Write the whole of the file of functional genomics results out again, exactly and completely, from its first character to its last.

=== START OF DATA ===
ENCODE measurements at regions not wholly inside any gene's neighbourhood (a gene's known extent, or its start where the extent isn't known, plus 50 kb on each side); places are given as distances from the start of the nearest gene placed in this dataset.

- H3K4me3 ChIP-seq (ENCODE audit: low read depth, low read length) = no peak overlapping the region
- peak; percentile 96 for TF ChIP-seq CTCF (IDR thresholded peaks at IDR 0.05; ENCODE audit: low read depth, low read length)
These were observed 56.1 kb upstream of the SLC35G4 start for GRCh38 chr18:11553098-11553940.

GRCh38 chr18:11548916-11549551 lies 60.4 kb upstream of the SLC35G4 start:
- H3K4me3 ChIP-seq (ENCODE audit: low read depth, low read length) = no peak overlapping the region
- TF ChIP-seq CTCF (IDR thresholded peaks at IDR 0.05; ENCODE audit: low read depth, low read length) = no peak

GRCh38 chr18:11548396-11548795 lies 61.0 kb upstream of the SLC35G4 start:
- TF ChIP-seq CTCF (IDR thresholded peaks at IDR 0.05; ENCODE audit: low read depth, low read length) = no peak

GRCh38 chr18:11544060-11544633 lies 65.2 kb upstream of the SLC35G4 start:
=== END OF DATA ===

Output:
ENCODE measurements at regions not wholly inside any gene's neighbourhood (a gene's known extent, or its start where the extent isn't known, plus 50 kb on each side); places are given as distances from the start of the nearest gene placed in this dataset.

- H3K4me3 ChIP-seq (ENCODE audit: low read depth, low read length) = no peak overlapping the region
- peak; percentile 96 for TF ChIP-seq CTCF (IDR thresholded peaks at IDR 0.05; ENCODE audit: low read depth, low read length)
These were observed 56.1 kb upstream of the SLC35G4 start for GRCh38 chr18:11553098-11553940.

GRCh38 chr18:11548916-11549551 lies 60.4 kb upstream of the SLC35G4 start:
- H3K4me3 ChIP-seq (ENCODE audit: low read depth, low read length) = no peak overlapping the region
- TF ChIP-seq CTCF (IDR thresholded peaks at IDR 0.05; ENCODE audit: low read depth, low read length) = no peak

GRCh38 chr18:11548396-11548795 lies 61.0 kb upstream of the SLC35G4 start:
- TF ChIP-seq CTCF (IDR thresholded peaks at IDR 0.05; ENCODE audit: low read depth, low read length) = no peak

GRCh38 chr18:11544060-11544633 lies 65.2 kb upstream of the SLC35G4 start: